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How to lead your organization through the Roe v. Wade fallout

As the United States reacts to the news about the overturn of Roe v. Wade, employees are looking to their leadership for guidance at their workplaces about what to do.

Farzana Nayani

Farzana Nayani

DEI Consultant and ERG Specialist

Some employers have instituted measures and benefits like paying for bail for people who attend protests and are arrested, or for individuals and their companions who have to travel out of state to receive abortion care. Each leader at organizations is considering the impacts on their workforce and is planning a response accordingly.

But these decisions are not straightforward, and the processes to arrive to them are very involved and have far-reaching impact.

As with many causes such as immigrant rights, gender equality, racial equity, and anti-racism, employee resource groups (ERGs) are at the forefront of not only supporting members of the affected communities, but bringing about awareness and action to the issue at hand.

Related: Ask the Evil HR Lady: Workplace tensions after Roe v. Wade overturned

Fallout after the overturn of Roe v. Wade

The same is the case with the recent Supreme Court ruling overturning Roe v. Wade. Women’s and other gender-based ERGs are mobilizing to provide a space for their employee community to gather and process the news. They are also actively organizing to create sustainable action based on concerns about the health of their employees.

At workplaces, we are seeing a movement of men and people who don’t have the capacity to give birth, who are rising to serve as supporting allies, learning about the issue and considering the impact on their family members, friends, and coworkers.

At the same time there are people rejoicing the outcome of Roe v. Wade, and these different camps exist in the workplace as much as they do in greater society. As a result of employee dynamics and political polarization, organizations are determining a way to act. It is a tightrope walk of a very sensitive issue, and leaders are on the hook for determining a path forward for their entire workforce.

What to do as an employer

What leaders must remember is that any discussion about abortion is very provoking and can also retrigger trauma for people who have gone through a struggle related to this issue.

That includes people who have had abortions as a result of miscarriages or health complications, people who have been sexually assaulted and needed an abortion, and even people who are adopted because of the rhetoric of “Have your baby, I’ll adopt it!” that is starting to appear in headlines.

Now is the time for employers to delve deeper into existing approaches and processes, and determine what may need to be adjusted, shifted, or changed as a result. Employee resource group members and leaders may encourage employers to consider the company’s overall response to the issue, as well as how to directly support employees who are affected. Although they may serve as a sounding board as they are closely in touch or represent affected employees on the ground, ERGs should not be the main drivers of any organization-wide effort.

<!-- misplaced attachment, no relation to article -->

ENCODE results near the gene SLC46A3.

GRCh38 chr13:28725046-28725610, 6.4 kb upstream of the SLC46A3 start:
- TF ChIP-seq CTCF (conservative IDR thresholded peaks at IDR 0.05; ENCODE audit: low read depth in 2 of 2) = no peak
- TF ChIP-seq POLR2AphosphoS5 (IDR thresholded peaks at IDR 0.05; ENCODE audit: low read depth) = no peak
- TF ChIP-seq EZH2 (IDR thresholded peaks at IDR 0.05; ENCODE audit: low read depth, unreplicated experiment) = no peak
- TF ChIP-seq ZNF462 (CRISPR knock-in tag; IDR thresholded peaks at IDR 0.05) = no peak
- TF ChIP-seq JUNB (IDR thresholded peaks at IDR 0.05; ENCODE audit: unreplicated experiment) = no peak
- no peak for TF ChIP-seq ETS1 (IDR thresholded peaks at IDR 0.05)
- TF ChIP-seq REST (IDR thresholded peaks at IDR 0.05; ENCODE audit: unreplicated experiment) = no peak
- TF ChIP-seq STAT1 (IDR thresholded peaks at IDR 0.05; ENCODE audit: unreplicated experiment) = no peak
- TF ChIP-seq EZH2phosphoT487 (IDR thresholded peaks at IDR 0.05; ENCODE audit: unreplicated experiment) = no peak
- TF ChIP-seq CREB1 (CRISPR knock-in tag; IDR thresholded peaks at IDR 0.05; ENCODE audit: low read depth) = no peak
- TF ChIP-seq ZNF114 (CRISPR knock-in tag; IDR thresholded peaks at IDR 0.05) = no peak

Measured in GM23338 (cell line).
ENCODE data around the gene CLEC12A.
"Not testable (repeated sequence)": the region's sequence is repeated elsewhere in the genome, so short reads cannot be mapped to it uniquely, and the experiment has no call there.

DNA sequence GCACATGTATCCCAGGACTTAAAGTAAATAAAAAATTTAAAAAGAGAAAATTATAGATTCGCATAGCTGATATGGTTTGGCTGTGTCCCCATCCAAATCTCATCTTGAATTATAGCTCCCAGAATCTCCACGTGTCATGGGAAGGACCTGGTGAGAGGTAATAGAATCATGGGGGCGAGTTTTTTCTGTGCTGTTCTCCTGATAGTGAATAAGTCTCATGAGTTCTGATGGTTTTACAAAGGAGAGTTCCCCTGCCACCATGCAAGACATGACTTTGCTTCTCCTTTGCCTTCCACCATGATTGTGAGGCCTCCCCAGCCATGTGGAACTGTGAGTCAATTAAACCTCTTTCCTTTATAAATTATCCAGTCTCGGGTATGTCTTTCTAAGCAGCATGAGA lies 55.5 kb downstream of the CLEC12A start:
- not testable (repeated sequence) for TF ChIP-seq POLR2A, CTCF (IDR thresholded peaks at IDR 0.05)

Here is a list of areas of attention that leaders at organizations should proactively consider assessing. If these items have been on the table for discussion for some time even before the verdict, now is the time to take action.

1. Revisit the employee handbook

Re-examine the organization’s employee handbook and offer benefits to help ascertain what reproductive health benefits are included or excluded, and if any changes should be made at this time to support workers.

2. Establish a communication strategy

Consider an intentional and sensitive communications strategy, as the polarizing nature of the issue can cause divisions due to belief systems that are tied to morals, ethics and the virtues of faith and religion.

3. Inform employees on EAPs

Schedule reminder announcements about the offerings from Employee assistance plans (EAP) around both physical and mental health, as employees may be in need of both.

4. Open the channels of dialogue

Hold open discussion meetings such as town halls and community dialogues, involving both ERGs and all staff, to receive and understand concerns related to the recent news. Model listening and appropriate ways of responding that create a culture of belonging across differences.

Cultivating an environment of empathy and understanding, acknowledging that there are many sides to this issue, is key at this time. Abortion is a topic that is sensitive and personal and at the same time very public. Navigating these matters carefully are integral to ensuring that people are heard and that your organization is intentional and not dismissive to the very real concerns facing many people and families today.

Raising awareness and being responsive in a variety of ways will demonstrate the continued commitment and care that the organization and its leadership has, towards all employees.

Farzana Nayani (she/hers) is a recognized DEI specialist, business and strategy coach, and international keynote speaker. Her new book, The Power of Employee Resource Groups: How People Create Authentic Change, is the first authoritative book on building ERGs to empower underrepresented employees and positively impact DEI efforts.

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